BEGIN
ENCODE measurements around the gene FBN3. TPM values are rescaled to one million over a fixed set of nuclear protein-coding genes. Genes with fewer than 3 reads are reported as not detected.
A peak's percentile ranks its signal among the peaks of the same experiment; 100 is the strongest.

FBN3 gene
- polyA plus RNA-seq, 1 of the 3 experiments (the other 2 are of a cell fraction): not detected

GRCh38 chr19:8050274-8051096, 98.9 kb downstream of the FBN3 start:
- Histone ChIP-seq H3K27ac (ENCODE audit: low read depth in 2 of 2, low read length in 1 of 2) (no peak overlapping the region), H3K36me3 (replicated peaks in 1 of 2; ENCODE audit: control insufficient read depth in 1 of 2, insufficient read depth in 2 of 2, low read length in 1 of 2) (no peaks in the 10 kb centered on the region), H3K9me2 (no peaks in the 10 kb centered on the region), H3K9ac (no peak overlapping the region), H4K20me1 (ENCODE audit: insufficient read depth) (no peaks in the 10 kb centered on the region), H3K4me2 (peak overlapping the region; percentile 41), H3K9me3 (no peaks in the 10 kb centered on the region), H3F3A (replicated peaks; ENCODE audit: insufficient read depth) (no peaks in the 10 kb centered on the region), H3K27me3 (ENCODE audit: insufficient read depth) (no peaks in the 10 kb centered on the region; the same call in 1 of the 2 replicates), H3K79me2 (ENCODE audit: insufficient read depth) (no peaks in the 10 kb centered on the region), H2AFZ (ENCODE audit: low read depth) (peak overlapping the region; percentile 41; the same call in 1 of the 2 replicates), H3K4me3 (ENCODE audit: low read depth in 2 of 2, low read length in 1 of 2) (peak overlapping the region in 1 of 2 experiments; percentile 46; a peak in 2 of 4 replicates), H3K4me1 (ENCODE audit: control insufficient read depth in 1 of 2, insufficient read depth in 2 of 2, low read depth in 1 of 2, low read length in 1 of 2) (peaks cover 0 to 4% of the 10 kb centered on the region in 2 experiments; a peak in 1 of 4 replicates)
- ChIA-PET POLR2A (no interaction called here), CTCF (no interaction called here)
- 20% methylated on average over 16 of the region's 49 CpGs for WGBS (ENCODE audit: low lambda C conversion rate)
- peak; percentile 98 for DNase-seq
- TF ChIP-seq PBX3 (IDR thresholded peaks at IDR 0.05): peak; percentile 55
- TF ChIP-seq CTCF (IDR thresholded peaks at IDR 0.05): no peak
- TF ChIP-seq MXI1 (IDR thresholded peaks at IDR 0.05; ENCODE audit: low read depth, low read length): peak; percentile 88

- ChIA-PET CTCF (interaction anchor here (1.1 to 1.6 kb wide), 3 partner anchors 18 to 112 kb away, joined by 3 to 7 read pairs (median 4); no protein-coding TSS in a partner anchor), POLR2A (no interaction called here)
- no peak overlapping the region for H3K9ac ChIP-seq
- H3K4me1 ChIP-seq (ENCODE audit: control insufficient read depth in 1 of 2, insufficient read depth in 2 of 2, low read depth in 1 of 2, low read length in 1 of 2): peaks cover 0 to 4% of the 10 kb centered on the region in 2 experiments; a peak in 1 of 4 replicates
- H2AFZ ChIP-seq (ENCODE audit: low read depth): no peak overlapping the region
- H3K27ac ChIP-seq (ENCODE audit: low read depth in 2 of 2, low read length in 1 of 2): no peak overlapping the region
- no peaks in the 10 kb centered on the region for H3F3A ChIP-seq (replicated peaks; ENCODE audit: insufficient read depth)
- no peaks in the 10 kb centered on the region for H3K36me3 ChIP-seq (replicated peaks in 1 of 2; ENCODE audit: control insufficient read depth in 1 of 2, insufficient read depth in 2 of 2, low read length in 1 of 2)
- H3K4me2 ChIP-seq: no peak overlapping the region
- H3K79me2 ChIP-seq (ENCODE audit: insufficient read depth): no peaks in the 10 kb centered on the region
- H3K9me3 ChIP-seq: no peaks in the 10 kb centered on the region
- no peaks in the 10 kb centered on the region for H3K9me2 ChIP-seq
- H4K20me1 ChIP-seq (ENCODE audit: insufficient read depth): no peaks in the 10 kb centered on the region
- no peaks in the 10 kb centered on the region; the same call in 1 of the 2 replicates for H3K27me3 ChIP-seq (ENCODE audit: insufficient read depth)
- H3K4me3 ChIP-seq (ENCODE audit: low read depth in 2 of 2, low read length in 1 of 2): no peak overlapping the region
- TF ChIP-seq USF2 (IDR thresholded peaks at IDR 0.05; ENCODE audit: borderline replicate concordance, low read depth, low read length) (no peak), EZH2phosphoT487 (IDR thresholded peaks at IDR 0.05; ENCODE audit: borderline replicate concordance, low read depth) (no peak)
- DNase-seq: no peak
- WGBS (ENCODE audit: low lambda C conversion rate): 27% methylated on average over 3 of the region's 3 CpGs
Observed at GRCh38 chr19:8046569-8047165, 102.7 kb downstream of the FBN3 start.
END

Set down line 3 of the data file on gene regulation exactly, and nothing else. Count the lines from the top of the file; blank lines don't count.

FBN3 gene